Sanitary Condition Quotes

We've searched our database for all the quotes and captions related to Sanitary Condition. Here they are! All 12 of them:

[I]t takes so little effort and money to get rid of malaria, to bring in clean water, to give people a chance at an education. When you don't have hope, that's when people start to do weird, horrible, violent things. That's at the bottom of it. It's just a question of prioritizing. The funds are there." (The Power of One: Interview; July 2005)
Susan Sarandon
To thwart robbers, the poor in particular often held on to departed loved ones until the bodies had begun to putrefy and so had lost their value. Edwin Chadwick’s Report on the Sanitary Condition of the Labouring Classes of Great Britain was full of gruesome and shocking details about the practice. In some districts, he noted, it was common for families to keep a body in the front room for a week or more while waiting for putrefaction to get a good hold. It was not unusual, he said, to find maggots dropping onto the carpet and infants playing among them. The stench, not surprisingly, was powerful.
Bill Bryson (At Home: A Short History of Private Life)
My own choice of a single-variable measure for rapid and revealing comparisons of quality of life is infant mortality: the number of deaths during the first year of life that take place per 1,000 live births. Infant mortality is such a powerful indicator because low rates are impossible to achieve without having a combination of several critical conditions that define good quality of life—good healthcare in general, and appropriate prenatal, perinatal, and neonatal care in particular; proper maternal and infant nutrition; adequate and sanitary living conditions; and access to social support for disadvantaged families—and that are also predicated on relevant government and private spending, and on infrastructures and incomes that can maintain usage and access. A single variable thus captures a number of prerequisites for the near-universal survival of the most critical period of life: the first year.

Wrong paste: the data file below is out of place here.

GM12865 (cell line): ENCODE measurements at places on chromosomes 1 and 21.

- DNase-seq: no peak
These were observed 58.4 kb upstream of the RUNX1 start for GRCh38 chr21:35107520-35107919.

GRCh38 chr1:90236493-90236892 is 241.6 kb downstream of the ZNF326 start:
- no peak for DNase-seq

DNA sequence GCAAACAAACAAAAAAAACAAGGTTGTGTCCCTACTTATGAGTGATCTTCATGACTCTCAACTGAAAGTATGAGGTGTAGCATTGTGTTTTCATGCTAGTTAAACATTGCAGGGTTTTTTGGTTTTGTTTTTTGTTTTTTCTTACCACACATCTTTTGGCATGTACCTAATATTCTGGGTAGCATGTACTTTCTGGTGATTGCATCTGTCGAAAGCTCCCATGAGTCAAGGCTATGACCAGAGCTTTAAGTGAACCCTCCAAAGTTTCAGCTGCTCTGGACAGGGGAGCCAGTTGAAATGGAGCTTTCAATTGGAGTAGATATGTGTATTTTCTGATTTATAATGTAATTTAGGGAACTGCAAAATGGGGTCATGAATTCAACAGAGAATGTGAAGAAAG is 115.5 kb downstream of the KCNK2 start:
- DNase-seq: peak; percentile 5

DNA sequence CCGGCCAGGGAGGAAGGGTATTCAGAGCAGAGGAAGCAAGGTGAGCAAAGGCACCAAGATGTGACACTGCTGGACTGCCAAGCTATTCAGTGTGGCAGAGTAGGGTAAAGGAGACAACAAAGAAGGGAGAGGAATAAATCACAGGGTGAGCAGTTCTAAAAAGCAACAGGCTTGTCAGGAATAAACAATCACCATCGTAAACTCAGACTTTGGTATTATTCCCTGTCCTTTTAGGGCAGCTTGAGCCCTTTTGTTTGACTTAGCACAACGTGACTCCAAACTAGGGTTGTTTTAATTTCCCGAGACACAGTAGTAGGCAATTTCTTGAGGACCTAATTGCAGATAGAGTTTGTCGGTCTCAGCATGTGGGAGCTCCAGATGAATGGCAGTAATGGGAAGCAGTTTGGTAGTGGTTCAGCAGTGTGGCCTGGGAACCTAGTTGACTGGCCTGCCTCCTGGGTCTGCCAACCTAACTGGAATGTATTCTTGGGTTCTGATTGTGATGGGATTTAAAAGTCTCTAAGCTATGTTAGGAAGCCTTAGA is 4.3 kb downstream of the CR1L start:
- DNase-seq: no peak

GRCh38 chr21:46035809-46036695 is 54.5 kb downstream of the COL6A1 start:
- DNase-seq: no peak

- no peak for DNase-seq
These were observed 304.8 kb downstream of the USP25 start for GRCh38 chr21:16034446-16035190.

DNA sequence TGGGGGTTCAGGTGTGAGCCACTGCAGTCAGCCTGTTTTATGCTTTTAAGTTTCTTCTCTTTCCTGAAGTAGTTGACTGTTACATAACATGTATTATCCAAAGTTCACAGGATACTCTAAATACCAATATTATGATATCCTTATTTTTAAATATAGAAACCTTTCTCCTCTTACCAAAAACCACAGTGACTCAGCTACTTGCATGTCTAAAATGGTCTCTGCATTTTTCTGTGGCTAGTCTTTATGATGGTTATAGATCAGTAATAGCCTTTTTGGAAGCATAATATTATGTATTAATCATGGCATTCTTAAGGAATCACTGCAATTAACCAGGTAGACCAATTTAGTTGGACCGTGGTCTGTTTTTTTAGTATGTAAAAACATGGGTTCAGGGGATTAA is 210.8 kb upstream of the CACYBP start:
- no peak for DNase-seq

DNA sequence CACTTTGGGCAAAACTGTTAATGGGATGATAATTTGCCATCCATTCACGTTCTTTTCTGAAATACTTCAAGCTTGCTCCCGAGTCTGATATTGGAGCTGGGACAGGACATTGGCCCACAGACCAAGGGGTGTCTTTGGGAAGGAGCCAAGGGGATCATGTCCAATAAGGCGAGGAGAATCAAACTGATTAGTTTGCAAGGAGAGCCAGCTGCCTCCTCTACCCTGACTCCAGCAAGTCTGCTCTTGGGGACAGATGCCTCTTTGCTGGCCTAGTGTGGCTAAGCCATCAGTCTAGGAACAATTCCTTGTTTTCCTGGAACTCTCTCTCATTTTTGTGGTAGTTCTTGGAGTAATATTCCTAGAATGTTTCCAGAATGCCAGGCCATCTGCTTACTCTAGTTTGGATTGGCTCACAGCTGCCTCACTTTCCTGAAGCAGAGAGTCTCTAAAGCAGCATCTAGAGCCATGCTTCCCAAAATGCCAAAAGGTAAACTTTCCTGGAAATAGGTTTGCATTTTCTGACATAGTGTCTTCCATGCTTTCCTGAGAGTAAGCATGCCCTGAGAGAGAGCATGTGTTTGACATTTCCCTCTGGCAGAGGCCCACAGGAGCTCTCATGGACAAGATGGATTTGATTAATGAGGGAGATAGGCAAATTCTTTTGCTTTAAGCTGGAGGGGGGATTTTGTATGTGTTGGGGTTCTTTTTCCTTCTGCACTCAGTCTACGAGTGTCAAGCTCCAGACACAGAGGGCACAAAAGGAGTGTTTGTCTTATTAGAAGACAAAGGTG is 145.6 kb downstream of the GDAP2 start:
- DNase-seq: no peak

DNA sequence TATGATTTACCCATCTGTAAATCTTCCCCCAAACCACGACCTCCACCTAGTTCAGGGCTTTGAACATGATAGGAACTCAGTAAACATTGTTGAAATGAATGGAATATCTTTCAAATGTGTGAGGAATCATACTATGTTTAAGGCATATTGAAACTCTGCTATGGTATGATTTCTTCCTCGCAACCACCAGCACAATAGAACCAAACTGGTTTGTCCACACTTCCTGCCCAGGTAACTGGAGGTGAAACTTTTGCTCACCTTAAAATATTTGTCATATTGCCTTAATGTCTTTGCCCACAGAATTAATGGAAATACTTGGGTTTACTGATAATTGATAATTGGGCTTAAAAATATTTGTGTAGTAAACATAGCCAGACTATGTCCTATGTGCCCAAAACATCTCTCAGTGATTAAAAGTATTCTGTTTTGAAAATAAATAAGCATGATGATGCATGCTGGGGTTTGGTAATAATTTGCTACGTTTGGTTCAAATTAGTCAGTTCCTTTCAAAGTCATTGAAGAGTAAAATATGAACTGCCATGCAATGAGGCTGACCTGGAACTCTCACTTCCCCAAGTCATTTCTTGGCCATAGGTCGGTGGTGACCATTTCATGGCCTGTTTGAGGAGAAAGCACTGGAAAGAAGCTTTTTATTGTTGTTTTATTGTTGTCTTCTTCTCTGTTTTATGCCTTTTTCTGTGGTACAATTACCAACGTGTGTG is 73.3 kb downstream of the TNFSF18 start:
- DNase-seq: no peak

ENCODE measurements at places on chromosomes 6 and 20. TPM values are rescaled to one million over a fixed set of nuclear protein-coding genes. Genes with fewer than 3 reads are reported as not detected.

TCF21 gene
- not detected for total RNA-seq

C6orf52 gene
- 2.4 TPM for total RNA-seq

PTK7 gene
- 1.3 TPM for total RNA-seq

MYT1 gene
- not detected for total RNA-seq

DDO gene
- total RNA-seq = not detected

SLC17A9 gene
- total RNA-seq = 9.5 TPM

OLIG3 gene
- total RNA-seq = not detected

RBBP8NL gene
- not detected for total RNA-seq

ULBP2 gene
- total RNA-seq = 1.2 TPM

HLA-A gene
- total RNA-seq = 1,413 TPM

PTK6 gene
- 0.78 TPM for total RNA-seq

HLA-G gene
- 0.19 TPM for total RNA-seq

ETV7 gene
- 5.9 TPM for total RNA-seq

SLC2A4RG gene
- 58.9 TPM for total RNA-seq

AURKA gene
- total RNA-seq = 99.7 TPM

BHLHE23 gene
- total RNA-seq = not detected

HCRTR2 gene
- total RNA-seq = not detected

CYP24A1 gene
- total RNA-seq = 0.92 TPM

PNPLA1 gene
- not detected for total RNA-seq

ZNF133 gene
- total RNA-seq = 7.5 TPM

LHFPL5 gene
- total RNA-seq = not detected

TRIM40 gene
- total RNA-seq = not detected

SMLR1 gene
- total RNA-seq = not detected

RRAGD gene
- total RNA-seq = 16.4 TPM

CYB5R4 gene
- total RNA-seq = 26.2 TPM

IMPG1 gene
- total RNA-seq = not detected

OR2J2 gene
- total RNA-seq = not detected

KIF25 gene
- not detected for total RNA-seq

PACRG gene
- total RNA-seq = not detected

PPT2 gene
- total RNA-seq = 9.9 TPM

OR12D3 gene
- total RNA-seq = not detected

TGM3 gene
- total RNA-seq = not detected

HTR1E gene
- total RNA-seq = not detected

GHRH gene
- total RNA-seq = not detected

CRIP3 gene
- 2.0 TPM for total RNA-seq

Vaclav Smil (Numbers Don't Lie: 71 Things You Need to Know About the World)
Now add in deaths from old age and disease and expand that to a global scale. Please imagine the sanitary conditions in those underdeveloped regions of the raging tropics and subtropics, and those places where there are neither medical facilities nor doctors. In advanced countries, heart disease resulting from intemperate living and cancer due to air pollution are deadly new epidemics caused by the advance of civilization. Every year, about eight hundred thousand of Japan’s one hundred million people will die—a number rivaling that of the total population of its outlying cities and towns. Fifty million people will die worldwide, out of a global population of three billion—a number about equal to the population of England. That’s what life is like for the human race.
Sakyo Komatsu (Virus: The Day of Resurrection)
Graded products may bear the appropriate grade mark: USDC grade A, B, or C. The grade stamp signifies that the product meets the following criteria:Δ The product, by type, is clean, safe, and wholesome. The specified quality standard as indicated by grade designation has been achieved. The condition of the establishment in which the fish was processed was acceptable as required by food control authorities. The product was processed under supervision of federal food inspectors and was packed under sanitary conditions. The common or usual name is accurately reflected on the label. Market form—whole, eviscerated; seafood, alive, whole shucked, and so on.Δ
Ruby Parker Puckett (Foodservice Manual for Health Care Institutions (J-B AHA Press Book 150))